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Help with Normalization

Help with Normalization

Help with Normalization

I'm struggling with normalizing a database I've created. I basically attempting to create an asset management database for my computer center. I've attached a screenshot of what I have so far. I'm trying to depict several things.

Category - Server, Network, Storage SAN, Storage Other, Misc
Suppliers - HP, Dell, Cisco, Etc.

Assets - These are the actual assets, and here's where I'm having trouble. I need to add specifications to the assets like, is it physical or virtual, what row and rack is it in, what is the buisness impact, you can see all of this in the screenshot.

Anyway, if someone would be so kind as to assist, maybe point me in the direction of some good resources, make some suggestions. I've been to www.databaseanswers.com and look at all of the data models, it's a great site.


RE: Help with Normalization


I'll dive in then - nice to see someone thinking about normalisation by the way.

So, do staff really work in more than one department?  If they don't then the staff department table is redundant.  Since you have a deprtmentid in the staff table anyway, what's the point?

The reportsto field in the staff table should be a reference to a staff id in the same table.  After all, everybody has to report to somebody.  If the CEO is in the staff table, it's acceptable for that record to have a null in the reportsto field, otherwise it's mandatory (i.e. it needs a not null constraint).

The business impact table appears to be a waste of time. What is its purpose?  If it's to assess the business impact of the loss of a piece of equipment, then it's completely pointless in your schema - that's a design problem for your senior technical people - not a database administrator.

there is duplication between locations and suppliers tables, since they both store the same sort of info.  Lose all the address and postal info from the suppliers table, and just give each supplier a locationid.

The table physical/virtual is superfluous.  You just need a boolean field in the asset table called IS_PHYSICAL.  If this is set to true, it's real, if false it's virtual.  Lose the redundant table.

The assetstaff table seems a bit of a waste of time.  What's its purpose?  Does it indicate which staff member is responsible for which hardware?  If it does, then this may belong in the database, but seems more to belong in a skills matrix for your I.T. manager than in a database.

Let me know what you make of the above, and please provide any clarification that you can.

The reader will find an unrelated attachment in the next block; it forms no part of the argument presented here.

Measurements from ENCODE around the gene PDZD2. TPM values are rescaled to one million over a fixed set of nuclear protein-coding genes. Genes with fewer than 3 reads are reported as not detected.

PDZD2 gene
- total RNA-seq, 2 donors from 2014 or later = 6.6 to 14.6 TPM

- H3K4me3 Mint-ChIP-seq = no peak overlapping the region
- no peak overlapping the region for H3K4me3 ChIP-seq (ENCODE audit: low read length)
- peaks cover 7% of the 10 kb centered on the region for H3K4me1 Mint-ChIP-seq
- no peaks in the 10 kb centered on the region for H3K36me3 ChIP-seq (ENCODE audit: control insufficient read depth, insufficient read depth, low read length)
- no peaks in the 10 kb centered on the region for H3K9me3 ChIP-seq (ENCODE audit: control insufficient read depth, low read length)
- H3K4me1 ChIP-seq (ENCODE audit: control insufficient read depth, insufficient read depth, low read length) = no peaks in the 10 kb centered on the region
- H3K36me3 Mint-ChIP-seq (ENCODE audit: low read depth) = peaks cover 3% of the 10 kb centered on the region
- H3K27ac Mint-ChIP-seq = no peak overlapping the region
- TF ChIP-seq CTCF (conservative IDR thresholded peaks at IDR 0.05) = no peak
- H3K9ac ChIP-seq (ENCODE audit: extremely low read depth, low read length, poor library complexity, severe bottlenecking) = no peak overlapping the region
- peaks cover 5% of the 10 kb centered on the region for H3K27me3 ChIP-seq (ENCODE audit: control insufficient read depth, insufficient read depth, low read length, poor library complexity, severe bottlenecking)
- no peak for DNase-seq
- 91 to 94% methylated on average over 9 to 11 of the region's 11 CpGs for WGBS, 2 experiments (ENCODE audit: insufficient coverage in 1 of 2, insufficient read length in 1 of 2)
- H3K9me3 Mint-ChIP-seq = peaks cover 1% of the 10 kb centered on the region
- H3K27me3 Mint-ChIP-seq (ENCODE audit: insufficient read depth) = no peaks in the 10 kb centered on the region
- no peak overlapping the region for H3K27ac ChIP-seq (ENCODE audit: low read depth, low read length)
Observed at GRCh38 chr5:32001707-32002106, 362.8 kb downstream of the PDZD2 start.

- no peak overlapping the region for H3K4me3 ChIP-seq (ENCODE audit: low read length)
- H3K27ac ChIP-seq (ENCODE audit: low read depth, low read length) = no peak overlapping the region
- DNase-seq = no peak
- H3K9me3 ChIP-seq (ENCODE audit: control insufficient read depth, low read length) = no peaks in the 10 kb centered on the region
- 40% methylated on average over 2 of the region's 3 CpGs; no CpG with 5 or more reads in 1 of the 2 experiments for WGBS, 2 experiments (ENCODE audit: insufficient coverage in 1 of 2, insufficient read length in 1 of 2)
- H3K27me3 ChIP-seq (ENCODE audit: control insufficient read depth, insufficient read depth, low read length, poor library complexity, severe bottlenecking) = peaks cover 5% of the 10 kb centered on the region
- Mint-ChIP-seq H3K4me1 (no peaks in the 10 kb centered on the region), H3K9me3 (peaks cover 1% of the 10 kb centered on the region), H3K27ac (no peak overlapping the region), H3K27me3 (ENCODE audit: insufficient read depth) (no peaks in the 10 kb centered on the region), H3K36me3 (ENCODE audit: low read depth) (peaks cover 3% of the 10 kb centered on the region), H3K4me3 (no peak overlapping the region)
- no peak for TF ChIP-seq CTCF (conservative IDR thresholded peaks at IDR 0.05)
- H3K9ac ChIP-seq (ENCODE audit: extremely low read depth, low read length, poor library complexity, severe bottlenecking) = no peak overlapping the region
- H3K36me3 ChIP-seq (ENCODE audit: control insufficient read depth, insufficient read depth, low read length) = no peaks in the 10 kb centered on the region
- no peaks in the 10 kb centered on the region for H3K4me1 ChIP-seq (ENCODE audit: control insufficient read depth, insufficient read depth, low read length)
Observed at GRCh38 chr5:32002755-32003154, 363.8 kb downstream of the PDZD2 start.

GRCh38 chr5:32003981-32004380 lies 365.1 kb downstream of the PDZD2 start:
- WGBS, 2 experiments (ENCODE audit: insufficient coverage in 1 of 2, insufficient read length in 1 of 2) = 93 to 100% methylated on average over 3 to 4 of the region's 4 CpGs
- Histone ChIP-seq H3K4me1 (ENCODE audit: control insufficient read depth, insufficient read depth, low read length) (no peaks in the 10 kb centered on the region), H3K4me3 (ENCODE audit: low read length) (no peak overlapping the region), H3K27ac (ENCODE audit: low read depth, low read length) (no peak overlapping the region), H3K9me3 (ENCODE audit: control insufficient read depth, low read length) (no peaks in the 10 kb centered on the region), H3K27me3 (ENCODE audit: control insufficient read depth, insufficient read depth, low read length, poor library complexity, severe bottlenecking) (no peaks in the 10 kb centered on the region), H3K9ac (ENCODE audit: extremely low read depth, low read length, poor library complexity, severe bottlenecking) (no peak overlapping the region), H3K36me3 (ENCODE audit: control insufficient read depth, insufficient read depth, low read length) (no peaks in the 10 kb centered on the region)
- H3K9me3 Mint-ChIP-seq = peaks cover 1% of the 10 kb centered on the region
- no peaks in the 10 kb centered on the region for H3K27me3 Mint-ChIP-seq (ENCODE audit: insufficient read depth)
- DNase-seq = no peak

RE: Help with Normalization


Fantastic, thanks for all the useful input. The database started out relatively simple, as I read more about normalization, the more I tried to seperate everything. I'm going to re read your suggestions and apply them to the DB. i'll post the new model.

thanks again

RE: Help with Normalization


OK, I've redesigned, and this is what I have now. I renamed the locations table to addresses. I'm a little unsure of that as we have three major locations, would the way i currently have the design satisfy that? in other words is it ok to use the addresses table for the suppliers addresses, and the addressses of where the assets are, or should I create a seperate DataCenter table? The AssetStaff table is there because I need to know who the contact for an asset. this is useful when an asset needs to be replaced or repaired, I need to know who to contact. The design is much simpler now, so how is it looking? Should i break out some items from the assets table? or does it look ok?

Thanks again   

RE: Help with Normalization


that looks much better.  Note that the self-referencing staff table now has what is colloquially referred to as "a pig's ear" in your diagram.  If you hear this term bandied about, you will now know what it means.

The whole thing is indeed much simpler.  You are correct to just have an address table for all addresses, regardless of who uses that address, don't have a different table for it.

You can delete the address field from the assets table, as the suppliers address can be obtained from the supplier table, which references the address table.  Unless there's a separate business requirement to store this info, it's redundant in the asset table.

Drop the 'otherdetails' field from staff.  Such fields inevitably become used as a general dumping ground for stuff that nobody could be bothered to identify properly.  Sooner or later this carbuncle will be used to store vital business information, and become a gaping sore in your schema design.

W.R.T. the staff asset table, I don't question the design, I question the business requirement for its existence.  Knowing who to call is all very well, but support is normally governed by a rota, with the on-call person having a mobile and laptop with remote access.  Can you guarantee that the same person will always be responsible for support, including out of hours?  If not, then drop the table, and in the asset table, have a filed which stores the emergency callout number, and leave it at that.

Once these changes are made, you should proceed to ensure that you are using correct data types and that constraints are applied to the tables and their fields, to ensure data integrity.



RE: Help with Normalization


Thanks again for the input. I will make the changes you recommended and check the data types.


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